The Iranian military recently managed to hijack an American stealth drone by exploiting a well-known navigational vulnerability in the RQ-170 Sentinel, aka The Beast of Kandahar.
According to an Iranian engineer, electronic warfare specialists cut off US contact with the drone before reconfiguring the Sentinel's GPS coordinates and landing it in Iranian territory.
"The GPS navigation is the weakest point," the engineer told the Christian Science Monitor.
"By putting noise [jamming] on the communications, you force the bird into autopilot. This is where the bird loses its brain."
The "spoofing" technique, said the engineer, utilized precise latitudinal and longitudinal data, "forcing the drone to land on its own where we wanted it to, without having to crack the remote-control signals and communications," from the US control center.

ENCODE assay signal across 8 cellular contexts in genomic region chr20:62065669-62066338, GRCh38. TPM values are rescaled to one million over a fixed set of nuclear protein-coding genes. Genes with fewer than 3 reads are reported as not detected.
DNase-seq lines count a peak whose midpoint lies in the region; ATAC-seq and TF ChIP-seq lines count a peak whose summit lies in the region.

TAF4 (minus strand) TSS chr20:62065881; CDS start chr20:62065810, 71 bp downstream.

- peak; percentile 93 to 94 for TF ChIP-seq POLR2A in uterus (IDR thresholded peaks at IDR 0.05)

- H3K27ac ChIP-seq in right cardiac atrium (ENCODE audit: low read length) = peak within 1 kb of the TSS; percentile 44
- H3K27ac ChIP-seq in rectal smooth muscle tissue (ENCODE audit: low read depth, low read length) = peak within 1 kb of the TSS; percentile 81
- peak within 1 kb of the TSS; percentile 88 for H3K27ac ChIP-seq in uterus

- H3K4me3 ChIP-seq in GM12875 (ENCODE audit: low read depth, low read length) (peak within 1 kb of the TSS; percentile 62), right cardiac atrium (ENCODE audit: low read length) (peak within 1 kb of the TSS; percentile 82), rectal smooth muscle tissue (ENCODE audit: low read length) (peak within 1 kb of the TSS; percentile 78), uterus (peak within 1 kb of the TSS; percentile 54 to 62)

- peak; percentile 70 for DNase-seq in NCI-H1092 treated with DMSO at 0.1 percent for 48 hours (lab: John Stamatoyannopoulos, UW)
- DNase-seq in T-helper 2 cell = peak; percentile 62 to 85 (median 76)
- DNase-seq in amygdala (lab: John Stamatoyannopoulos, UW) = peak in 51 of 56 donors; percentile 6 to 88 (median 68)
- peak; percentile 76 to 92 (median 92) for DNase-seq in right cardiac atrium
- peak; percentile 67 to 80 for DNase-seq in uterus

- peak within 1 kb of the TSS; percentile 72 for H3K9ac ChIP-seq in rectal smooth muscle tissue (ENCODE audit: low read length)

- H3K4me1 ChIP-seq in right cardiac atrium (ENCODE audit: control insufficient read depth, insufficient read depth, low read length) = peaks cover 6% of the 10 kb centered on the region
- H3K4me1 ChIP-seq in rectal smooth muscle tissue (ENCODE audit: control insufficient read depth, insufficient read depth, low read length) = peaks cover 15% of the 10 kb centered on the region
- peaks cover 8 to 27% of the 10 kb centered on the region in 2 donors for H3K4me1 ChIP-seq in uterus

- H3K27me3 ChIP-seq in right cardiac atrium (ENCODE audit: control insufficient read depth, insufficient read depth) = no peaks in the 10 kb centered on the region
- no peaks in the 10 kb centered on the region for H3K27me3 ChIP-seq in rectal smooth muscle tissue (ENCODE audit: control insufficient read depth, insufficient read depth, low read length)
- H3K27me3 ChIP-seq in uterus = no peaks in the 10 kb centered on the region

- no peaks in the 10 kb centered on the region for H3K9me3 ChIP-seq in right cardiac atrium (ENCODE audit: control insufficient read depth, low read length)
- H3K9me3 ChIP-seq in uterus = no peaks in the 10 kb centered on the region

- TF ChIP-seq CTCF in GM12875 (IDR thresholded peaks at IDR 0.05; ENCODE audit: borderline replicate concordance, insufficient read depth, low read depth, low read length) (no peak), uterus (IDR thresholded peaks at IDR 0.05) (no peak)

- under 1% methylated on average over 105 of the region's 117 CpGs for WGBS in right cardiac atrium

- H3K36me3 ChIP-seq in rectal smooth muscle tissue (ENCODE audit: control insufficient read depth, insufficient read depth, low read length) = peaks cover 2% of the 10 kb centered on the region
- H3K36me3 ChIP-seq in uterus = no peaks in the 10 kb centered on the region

Former US Navy electronic warfare specialist Robert Densmore told the CS Monitor the digital hijacking scenario detailed by the unnamed Iranian engineer was entirely plausible.
"Even modern combat-grade GPS [is still] very susceptible to manipulation," Densmore confirmed.
He also noted it was "certainly possible" to recalibrate the GPS on a drone so that it flies on a different course than originally programmed.
"[Obviously], I wouldn't say it's easy, but the technology is there."